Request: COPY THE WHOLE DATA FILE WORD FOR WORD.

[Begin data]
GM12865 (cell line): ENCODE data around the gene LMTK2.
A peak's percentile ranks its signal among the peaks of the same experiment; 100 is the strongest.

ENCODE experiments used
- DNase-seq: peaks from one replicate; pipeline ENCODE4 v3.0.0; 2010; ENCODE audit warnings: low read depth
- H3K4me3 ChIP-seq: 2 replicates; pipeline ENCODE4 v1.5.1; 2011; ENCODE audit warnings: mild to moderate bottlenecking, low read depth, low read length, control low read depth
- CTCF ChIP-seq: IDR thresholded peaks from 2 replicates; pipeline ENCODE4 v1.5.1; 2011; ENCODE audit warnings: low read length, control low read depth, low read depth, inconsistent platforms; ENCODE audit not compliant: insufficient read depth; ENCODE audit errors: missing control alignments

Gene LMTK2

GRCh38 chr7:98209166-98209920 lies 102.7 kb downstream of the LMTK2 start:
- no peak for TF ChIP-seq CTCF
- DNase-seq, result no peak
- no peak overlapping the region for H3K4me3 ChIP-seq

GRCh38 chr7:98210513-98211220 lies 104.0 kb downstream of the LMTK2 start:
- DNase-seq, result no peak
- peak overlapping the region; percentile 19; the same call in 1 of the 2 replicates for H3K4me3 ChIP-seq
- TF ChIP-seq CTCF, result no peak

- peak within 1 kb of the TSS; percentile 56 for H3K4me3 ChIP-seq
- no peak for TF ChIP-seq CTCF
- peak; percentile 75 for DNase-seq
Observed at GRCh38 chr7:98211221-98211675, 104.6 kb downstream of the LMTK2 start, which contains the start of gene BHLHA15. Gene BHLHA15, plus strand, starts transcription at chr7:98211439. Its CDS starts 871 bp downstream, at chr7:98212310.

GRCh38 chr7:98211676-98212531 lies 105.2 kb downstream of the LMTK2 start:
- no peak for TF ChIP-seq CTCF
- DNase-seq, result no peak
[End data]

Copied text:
GM12865 (cell line): ENCODE data around the gene LMTK2.
A peak's percentile ranks its signal among the peaks of the same experiment; 100 is the strongest.

ENCODE experiments used
- DNase-seq: peaks from one replicate; pipeline ENCODE4 v3.0.0; 2010; ENCODE audit warnings: low read depth
- H3K4me3 ChIP-seq: 2 replicates; pipeline ENCODE4 v1.5.1; 2011; ENCODE audit warnings: mild to moderate bottlenecking, low read depth, low read length, control low read depth
- CTCF ChIP-seq: IDR thresholded peaks from 2 replicates; pipeline ENCODE4 v1.5.1; 2011; ENCODE audit warnings: low read length, control low read depth, low read depth, inconsistent platforms; ENCODE audit not compliant: insufficient read depth; ENCODE audit errors: missing control alignments

Gene LMTK2

GRCh38 chr7:98209166-98209920 lies 102.7 kb downstream of the LMTK2 start:
- no peak for TF ChIP-seq CTCF
- DNase-seq, result no peak
- no peak overlapping the region for H3K4me3 ChIP-seq

GRCh38 chr7:98210513-98211220 lies 104.0 kb downstream of the LMTK2 start:
- DNase-seq, result no peak
- peak overlapping the region; percentile 19; the same call in 1 of the 2 replicates for H3K4me3 ChIP-seq
- TF ChIP-seq CTCF, result no peak

- peak within 1 kb of the TSS; percentile 56 for H3K4me3 ChIP-seq
- no peak for TF ChIP-seq CTCF
- peak; percentile 75 for DNase-seq
Observed at GRCh38 chr7:98211221-98211675, 104.6 kb downstream of the LMTK2 start, which contains the start of gene BHLHA15. Gene BHLHA15, plus strand, starts transcription at chr7:98211439. Its CDS starts 871 bp downstream, at chr7:98212310.

GRCh38 chr7:98211676-98212531 lies 105.2 kb downstream of the LMTK2 start:
- no peak for TF ChIP-seq CTCF
- DNase-seq, result no peak